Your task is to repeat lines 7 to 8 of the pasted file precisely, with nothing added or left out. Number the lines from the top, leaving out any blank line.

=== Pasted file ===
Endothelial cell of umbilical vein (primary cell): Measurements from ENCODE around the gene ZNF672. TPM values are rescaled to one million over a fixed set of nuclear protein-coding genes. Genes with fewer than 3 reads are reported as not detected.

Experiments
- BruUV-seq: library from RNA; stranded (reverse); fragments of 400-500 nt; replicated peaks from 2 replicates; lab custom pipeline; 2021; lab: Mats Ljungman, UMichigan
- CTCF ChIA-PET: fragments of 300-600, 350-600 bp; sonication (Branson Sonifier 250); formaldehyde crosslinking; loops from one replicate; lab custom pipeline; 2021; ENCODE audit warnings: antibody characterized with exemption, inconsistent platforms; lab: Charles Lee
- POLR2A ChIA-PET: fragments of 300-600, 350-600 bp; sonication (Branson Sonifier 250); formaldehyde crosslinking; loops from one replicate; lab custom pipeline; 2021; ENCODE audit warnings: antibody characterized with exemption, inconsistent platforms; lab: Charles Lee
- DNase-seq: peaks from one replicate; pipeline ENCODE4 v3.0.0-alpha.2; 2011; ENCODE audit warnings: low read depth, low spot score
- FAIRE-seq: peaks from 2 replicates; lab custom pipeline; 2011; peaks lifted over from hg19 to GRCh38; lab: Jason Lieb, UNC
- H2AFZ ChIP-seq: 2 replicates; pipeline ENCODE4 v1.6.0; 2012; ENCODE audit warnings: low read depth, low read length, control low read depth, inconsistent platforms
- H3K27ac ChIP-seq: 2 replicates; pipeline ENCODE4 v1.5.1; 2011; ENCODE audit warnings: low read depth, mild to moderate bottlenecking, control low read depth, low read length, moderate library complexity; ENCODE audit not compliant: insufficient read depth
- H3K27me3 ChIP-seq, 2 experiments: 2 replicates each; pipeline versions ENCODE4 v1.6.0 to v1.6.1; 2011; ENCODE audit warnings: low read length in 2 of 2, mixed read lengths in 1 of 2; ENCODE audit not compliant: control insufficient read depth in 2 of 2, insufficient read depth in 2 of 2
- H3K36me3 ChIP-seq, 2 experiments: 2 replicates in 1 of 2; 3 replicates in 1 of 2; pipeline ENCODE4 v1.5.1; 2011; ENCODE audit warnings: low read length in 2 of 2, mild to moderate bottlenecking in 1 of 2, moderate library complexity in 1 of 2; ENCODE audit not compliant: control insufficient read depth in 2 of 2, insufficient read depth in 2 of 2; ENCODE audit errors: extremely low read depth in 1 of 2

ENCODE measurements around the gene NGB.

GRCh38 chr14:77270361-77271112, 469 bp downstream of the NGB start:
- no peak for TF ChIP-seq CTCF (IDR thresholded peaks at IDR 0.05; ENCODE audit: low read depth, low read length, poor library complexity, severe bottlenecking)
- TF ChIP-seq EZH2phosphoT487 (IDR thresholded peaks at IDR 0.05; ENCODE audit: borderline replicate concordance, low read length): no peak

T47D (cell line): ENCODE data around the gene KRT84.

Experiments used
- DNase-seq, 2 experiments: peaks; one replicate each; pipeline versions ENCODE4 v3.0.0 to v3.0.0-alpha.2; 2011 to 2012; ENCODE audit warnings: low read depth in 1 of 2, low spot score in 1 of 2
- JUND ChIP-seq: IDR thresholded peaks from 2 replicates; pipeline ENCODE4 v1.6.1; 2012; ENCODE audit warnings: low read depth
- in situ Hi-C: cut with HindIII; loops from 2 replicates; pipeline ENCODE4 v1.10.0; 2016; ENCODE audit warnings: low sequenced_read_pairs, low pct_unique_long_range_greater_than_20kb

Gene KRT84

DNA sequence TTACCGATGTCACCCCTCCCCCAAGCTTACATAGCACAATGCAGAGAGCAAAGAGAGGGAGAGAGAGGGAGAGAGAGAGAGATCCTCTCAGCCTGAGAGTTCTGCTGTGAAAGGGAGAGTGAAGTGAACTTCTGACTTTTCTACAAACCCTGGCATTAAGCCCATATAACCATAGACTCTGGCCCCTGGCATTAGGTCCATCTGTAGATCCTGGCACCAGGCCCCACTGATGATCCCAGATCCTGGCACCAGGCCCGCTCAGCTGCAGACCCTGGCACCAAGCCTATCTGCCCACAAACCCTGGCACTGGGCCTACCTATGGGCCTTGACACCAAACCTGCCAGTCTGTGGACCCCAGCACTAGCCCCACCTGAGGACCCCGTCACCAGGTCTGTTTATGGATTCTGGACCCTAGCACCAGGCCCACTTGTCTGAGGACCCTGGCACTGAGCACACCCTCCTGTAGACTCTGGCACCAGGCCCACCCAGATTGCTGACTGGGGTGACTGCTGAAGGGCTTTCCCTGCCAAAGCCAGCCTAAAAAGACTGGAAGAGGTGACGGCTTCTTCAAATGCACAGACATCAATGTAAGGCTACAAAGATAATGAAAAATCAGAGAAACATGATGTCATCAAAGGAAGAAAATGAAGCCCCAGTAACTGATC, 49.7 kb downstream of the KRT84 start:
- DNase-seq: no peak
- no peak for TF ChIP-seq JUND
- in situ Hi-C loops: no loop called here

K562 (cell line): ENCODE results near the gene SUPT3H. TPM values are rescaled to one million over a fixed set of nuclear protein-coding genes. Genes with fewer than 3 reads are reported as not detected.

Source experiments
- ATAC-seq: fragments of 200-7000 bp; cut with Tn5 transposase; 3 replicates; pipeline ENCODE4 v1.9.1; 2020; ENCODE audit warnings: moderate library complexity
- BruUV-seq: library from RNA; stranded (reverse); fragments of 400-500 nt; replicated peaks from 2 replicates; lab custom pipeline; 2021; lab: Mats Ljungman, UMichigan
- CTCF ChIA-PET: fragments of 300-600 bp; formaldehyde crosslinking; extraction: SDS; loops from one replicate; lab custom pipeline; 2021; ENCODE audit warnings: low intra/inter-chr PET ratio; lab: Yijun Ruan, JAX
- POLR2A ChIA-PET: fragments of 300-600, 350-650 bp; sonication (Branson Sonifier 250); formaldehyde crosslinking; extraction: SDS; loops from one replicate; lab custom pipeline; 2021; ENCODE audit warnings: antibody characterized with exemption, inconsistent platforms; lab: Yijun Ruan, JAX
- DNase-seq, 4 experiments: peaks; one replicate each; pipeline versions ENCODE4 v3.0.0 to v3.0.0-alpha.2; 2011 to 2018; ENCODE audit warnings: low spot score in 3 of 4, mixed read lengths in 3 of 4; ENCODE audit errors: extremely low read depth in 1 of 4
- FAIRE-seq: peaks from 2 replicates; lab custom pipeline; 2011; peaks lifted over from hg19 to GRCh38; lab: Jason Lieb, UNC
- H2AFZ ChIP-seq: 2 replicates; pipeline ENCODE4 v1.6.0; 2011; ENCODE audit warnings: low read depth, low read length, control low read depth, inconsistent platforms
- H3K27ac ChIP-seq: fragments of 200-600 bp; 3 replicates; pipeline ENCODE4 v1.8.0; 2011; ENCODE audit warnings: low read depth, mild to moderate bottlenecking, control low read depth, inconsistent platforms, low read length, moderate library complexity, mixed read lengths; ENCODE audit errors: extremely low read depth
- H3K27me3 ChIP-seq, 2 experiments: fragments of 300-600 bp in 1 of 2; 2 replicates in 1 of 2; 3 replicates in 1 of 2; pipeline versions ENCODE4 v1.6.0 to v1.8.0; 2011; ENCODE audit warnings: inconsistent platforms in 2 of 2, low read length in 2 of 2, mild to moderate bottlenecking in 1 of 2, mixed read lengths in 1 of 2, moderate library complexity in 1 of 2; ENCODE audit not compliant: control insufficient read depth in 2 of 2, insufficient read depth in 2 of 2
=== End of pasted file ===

- FAIRE-seq: peaks from 2 replicates; lab custom pipeline; 2011; peaks lifted over from hg19 to GRCh38; lab: Jason Lieb, UNC
- H2AFZ ChIP-seq: 2 replicates; pipeline ENCODE4 v1.6.0; 2012; ENCODE audit warnings: low read depth, low read length, control low read depth, inconsistent platforms